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Cyber Junkies: Solutions

My experience has taught me that cyber junkies pursue online “rewards” that they lack in their lives: opportunities for achievement and challenge, social connection, discovery, exploration, stimulation, and excitement.  It is not inherently bad to get these needs met in the cyber world, but some individuals become too dependent.

The trick in empowering these usually imaginative and highly intelligent people is to brainstorm creative ways for them to meet these needs in the real world.  Discovery-oriented Matt had a father determined to help him break his addiction to video games.  The 12 year old did like to ride his bike, so his father found ways of turning that into discovery and adventure.  Every weekend in the summer, the two journeyed with their bikes to a different and unusual venue.  They took the ferry to a biker-friendly island in Lake Erie.  They mapped out an urban route in the city of Toronto, taking in sites and sounds along the way.  They combined kayaking and biking along a local river.  Matt’s father took pains to make sure their biking routes included interesting and unusual attractions.  He linked screen time with these activities as well, providing potent motivational potential.

Fifteen-year-old David obsessed on real-time strategy video games, racking up 20+ hours per week, although he maintained his weekly total was much lower.  Yes, cyber junkies engage in deception and denial.  Sometimes, they even lie to themselves.  David’s father’s remedy was to play paintball with him once a week.  They even played indoors in the winter.  Just like Matt’s father had insisted, no screen time was allowed unless they had gone to paint ball together that week.  Eventually, they augmented this with other activities like rock climbing, snow boarding, and shooting at a local gun range.  David’s interest in games actually decreased significantly after a few months.

Tucker, on the other hand, never seems to lose an ounce of interest in games.  They are his entire life.  Ultima OnlineWorld of Warcraft, Wii, XBox, N64…he likes them all.  He is a true addict.  At the age of 23, after having been homeless and lost several jobs, his uncle agreed to take him in.  He was able to live there only under strict conditions:  He had to wake up by nine in the morning and begin two hours of chores; He had to demonstrate that he had put in at least an hour a day looking for work; He was allowed no video games and was given just 15 minutes a day to check his email and Facebook.  His uncle, obviously something of a control freak, also installed elaborate computer controls.  He has not found a job yet, but has adhered to the system for now.  If you don’t deal with cyber junkies when they’re young, they could very well end up like Tucker.

Responsible, consistent and creative parenting, however, take you a long way toward NOT having a Tucker in the family.  Most parents struggle with ideas for activities.  So, set up a brainstorming session with friends and family.  Ask around.  Post what you’re trying to do on Facebook.  Talk to librarians, school counselors, psychologists, social workers, and psychiatrists.  Get creative to create balance.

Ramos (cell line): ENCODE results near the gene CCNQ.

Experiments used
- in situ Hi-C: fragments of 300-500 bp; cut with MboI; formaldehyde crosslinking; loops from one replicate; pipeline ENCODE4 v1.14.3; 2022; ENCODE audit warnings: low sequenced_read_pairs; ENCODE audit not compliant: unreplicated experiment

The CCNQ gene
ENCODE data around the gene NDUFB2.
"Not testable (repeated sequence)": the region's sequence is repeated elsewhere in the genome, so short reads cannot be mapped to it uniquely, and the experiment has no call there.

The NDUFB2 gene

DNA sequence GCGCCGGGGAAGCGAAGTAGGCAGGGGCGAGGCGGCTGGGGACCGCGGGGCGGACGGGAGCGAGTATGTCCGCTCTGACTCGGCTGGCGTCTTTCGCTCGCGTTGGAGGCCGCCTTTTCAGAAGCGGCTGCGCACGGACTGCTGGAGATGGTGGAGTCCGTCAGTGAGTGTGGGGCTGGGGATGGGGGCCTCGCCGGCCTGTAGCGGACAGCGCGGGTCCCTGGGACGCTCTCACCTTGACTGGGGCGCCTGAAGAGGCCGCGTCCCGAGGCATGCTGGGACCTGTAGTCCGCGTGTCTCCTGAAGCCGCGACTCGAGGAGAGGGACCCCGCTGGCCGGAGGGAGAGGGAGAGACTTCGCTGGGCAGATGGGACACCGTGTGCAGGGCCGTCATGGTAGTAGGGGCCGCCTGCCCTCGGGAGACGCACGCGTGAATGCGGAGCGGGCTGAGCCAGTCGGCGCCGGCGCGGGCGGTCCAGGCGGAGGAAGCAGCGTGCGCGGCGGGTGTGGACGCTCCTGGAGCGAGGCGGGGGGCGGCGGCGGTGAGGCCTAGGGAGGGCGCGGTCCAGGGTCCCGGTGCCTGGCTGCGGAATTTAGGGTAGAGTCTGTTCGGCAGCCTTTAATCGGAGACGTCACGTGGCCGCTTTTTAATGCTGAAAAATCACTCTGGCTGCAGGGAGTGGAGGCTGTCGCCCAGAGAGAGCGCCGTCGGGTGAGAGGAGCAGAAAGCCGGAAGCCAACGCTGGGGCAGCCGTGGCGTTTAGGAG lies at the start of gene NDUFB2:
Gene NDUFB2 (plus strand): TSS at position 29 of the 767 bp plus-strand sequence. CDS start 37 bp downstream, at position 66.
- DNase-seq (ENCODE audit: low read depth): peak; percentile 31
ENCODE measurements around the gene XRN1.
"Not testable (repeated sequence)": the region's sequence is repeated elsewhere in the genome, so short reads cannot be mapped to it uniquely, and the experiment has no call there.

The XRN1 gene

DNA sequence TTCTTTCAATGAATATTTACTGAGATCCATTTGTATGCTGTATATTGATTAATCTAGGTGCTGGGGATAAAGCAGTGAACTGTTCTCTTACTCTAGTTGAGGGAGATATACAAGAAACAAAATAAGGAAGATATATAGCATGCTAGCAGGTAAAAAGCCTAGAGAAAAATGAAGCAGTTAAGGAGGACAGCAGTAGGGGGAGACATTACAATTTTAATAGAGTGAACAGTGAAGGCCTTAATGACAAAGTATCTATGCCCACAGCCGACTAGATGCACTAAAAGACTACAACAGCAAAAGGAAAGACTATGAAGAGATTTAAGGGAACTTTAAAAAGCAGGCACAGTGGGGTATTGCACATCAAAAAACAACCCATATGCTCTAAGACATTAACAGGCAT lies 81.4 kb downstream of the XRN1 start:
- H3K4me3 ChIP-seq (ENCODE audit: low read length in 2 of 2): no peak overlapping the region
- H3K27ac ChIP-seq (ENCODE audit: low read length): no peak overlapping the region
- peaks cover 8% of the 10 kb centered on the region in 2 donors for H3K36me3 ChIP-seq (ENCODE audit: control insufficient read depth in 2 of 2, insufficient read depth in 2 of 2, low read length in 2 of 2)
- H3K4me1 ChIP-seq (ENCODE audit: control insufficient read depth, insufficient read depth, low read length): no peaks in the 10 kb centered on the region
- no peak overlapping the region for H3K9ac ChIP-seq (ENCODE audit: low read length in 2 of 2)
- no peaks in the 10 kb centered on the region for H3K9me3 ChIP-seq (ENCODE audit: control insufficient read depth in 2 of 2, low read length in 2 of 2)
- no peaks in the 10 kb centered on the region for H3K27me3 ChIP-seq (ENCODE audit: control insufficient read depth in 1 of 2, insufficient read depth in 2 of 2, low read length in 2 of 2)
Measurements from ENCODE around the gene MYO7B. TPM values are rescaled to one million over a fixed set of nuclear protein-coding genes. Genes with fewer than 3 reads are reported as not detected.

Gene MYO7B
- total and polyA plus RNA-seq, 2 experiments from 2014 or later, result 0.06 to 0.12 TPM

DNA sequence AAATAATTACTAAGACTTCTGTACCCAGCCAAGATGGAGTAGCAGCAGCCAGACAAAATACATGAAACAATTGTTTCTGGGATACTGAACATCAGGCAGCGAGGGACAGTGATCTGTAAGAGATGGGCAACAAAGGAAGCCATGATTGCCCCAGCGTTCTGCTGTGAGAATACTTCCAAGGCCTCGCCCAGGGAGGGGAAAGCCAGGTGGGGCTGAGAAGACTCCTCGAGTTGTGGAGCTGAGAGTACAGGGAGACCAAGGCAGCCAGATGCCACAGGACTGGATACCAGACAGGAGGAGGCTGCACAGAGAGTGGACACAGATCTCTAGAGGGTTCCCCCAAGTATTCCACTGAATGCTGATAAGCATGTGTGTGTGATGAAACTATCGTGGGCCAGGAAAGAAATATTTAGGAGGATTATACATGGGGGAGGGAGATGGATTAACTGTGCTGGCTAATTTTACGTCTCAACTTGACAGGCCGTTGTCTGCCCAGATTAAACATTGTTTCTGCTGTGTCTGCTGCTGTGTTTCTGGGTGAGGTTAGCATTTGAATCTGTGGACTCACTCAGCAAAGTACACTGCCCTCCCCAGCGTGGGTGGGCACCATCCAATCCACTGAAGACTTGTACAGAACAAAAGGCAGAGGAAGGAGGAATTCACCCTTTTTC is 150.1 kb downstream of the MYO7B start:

Fighting the Wrong Battle

There are no convincing scientific correlations between violent behavior and violent video game play.  Yet, parent groups across the nation continue to vigorously fight this battle.  They lobby lawmakers, hold rallies, and press for strict limitations on violent games.  They have had some recent success.

The state of California passed a law making it illegal to sell violent video games to anyone under 18.  The U.S. Supreme Court will hear this case later this year.  The lobbying arm of the video game industry, the Entertainment Software Association, spends millions a year fighting these regulatory efforts.  Parents want to protect their kids, and video game companies want to protect their profits.  But, is either of these really in jeopardy?

In the first place, video games cost a lot of money.  I don’t know too many 12-year olds who have $50 and transportation to the mall to buy games.  While I cannot fault parents for wanting to protect their kids, I think these laws are a lot of effort focused in a direction that will provide little bang for the concerned-parent’s buck.  Further, there are no studies that suggest such bans will decrease the playing of violent video games.  Banning the sale of these games to minors may actually increase play time!

But the most pressing issue is obscured:  video game play comprises an ever-increasing slice of recreational time for our kids.  Passing laws about who gets to purchase these games will do nothing to address excessive screen time, sedentary lifestyles, and screen-time-induced solitude and separation.

It is easy to have one’s attention drawn to sensational and outlandish stories.  But the reality is that the average American child spends close to five hours a day in front of a screen.  Excessive screen time correlates with obesity, attention issues, sleep troubles, poor performance in school, and social issues.  These are the real problems and they are only getting worse.

Rather than spend our time trying to restrict who gets to buy certain games, we should find a way to empower parents to restrict screen time in their homes.  The government could, for example, provide tax credits or funding so that even low income parents could access parental control devices. Parents need to be educated in how to help their children balance their lives and use the offerings of the cyber world to enhance their potential, not destroy it.

  • The next blog will focus on strategies for balancing real life and online realities.
  • Do you know anyone who suffers from Internet addiction?
  • Where do you stand in this debate?
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